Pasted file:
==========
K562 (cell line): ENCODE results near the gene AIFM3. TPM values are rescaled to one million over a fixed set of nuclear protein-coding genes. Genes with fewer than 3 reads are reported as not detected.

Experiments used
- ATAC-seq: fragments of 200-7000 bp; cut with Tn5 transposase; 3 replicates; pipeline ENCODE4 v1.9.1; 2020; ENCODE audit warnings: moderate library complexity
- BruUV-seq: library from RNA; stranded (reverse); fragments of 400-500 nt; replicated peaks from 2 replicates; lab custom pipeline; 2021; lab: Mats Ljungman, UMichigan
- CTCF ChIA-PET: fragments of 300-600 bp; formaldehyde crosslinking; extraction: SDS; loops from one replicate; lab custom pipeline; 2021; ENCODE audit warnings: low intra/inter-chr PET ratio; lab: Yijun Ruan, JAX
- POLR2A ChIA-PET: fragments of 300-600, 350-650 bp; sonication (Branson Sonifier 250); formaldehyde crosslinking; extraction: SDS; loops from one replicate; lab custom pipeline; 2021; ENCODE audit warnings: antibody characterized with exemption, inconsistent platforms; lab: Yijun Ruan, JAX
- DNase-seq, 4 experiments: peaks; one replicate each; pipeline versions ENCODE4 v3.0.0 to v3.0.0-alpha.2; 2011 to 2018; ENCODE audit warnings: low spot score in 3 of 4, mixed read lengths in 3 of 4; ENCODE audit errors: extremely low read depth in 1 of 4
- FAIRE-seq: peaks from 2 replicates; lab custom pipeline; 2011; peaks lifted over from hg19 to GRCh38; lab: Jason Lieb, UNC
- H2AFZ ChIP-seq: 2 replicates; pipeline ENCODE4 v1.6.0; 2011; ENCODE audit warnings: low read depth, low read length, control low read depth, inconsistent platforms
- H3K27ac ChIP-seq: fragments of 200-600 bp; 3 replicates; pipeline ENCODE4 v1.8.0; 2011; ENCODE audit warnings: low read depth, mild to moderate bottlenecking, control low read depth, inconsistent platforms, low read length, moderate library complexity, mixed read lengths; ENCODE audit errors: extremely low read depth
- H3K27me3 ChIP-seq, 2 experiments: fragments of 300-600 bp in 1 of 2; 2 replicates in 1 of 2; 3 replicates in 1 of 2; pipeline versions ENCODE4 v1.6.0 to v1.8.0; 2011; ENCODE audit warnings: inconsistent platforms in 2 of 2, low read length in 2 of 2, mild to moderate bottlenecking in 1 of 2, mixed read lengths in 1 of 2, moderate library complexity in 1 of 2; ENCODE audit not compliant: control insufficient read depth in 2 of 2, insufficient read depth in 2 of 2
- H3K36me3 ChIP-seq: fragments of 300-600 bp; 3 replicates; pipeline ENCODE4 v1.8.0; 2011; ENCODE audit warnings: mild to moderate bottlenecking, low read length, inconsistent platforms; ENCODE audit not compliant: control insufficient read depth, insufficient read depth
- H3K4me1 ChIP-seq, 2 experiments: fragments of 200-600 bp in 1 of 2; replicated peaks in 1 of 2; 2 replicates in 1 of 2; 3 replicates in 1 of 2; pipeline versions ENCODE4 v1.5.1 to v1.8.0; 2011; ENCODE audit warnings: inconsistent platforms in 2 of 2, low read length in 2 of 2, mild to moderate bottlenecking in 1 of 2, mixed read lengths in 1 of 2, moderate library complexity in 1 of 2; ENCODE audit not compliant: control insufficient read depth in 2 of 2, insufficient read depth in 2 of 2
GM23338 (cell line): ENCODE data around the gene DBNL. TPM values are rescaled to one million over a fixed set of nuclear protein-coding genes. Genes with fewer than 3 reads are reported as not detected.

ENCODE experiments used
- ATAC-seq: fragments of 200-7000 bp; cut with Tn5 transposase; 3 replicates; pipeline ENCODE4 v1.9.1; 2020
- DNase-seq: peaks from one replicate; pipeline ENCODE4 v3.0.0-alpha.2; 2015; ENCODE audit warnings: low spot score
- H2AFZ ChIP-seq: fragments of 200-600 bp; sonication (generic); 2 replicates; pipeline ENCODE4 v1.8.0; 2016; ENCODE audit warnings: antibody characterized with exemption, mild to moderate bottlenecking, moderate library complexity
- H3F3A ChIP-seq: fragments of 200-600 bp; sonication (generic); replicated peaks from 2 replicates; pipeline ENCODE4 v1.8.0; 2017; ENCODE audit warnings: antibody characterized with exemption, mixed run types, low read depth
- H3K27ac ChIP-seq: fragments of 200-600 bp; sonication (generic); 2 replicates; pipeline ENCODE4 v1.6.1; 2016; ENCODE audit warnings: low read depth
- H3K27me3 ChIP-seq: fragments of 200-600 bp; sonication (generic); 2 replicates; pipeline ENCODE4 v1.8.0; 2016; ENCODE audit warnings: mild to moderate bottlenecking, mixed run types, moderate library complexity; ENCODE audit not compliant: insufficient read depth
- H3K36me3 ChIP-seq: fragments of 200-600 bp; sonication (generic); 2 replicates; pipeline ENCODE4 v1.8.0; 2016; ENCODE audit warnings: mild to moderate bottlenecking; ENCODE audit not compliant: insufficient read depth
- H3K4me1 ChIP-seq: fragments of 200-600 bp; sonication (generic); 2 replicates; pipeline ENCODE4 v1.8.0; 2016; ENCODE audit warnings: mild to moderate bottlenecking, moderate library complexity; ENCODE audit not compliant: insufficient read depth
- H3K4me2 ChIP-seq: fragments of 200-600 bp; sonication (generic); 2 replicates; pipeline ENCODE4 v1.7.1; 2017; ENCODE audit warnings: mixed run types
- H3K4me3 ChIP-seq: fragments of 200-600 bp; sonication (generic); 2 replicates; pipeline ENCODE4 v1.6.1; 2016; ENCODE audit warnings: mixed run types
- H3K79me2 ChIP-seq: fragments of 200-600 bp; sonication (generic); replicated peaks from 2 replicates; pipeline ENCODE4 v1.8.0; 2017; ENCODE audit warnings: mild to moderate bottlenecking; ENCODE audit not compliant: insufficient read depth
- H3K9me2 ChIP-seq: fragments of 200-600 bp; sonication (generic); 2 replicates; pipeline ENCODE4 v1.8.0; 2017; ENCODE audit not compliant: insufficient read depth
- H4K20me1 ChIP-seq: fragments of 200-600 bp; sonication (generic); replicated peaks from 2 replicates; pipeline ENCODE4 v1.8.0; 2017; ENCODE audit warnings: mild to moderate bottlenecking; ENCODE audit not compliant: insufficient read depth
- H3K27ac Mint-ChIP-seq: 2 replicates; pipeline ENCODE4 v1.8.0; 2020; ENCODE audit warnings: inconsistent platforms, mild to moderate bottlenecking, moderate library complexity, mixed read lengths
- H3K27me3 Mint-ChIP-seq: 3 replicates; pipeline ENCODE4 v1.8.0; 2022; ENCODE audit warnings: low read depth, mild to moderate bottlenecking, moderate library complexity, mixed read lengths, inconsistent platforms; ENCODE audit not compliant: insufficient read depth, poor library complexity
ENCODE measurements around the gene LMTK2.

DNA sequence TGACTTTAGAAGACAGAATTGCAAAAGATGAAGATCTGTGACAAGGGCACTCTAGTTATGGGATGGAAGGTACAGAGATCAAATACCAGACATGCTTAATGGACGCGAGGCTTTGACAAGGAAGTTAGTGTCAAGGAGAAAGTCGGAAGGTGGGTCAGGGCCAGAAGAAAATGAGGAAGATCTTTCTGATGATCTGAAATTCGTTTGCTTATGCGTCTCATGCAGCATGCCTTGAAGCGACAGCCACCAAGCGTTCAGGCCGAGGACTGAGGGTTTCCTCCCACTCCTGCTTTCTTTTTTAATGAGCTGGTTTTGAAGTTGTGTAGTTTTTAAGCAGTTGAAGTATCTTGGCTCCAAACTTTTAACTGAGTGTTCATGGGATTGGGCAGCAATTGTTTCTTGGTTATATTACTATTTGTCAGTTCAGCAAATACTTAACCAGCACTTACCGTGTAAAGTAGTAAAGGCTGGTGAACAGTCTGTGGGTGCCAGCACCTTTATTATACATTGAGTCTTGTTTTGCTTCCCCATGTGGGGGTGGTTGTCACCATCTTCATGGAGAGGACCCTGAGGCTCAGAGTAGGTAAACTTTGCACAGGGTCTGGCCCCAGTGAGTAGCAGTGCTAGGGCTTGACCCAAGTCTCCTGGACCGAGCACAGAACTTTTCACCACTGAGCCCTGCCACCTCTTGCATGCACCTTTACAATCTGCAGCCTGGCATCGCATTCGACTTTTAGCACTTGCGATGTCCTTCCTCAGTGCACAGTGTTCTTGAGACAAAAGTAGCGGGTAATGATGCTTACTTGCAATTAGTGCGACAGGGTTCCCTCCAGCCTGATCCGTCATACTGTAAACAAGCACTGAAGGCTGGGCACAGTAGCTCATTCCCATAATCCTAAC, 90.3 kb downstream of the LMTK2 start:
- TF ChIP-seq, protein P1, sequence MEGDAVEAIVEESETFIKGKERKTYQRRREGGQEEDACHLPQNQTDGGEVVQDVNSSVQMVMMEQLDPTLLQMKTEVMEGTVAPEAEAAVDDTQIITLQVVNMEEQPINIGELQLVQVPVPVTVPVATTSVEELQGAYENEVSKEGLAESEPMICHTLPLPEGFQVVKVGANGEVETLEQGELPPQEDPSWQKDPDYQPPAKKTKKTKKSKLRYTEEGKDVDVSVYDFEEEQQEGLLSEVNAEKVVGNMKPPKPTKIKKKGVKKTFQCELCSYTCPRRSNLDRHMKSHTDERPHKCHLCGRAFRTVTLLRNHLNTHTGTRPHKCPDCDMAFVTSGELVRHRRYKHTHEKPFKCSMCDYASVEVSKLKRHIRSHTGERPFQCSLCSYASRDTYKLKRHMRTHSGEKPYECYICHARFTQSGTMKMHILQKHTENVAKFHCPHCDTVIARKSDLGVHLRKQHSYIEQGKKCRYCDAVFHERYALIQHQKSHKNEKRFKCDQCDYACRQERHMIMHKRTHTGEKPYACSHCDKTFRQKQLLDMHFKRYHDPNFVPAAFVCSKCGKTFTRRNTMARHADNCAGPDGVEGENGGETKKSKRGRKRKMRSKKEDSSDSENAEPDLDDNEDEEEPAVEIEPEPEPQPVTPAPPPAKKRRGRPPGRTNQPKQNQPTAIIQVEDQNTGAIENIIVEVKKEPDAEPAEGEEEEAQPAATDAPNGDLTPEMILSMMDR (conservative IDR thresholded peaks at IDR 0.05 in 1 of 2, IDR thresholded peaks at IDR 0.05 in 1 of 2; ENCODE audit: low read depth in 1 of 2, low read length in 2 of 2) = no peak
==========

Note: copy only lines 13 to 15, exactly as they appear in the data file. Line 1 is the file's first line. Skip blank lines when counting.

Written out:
- H3K4me1 ChIP-seq, 2 experiments: fragments of 200-600 bp in 1 of 2; replicated peaks in 1 of 2; 2 replicates in 1 of 2; 3 replicates in 1 of 2; pipeline versions ENCODE4 v1.5.1 to v1.8.0; 2011; ENCODE audit warnings: inconsistent platforms in 2 of 2, low read length in 2 of 2, mild to moderate bottlenecking in 1 of 2, mixed read lengths in 1 of 2, moderate library complexity in 1 of 2; ENCODE audit not compliant: control insufficient read depth in 2 of 2, insufficient read depth in 2 of 2
GM23338 (cell line): ENCODE data around the gene DBNL. TPM values are rescaled to one million over a fixed set of nuclear protein-coding genes. Genes with fewer than 3 reads are reported as not detected.

ENCODE experiments used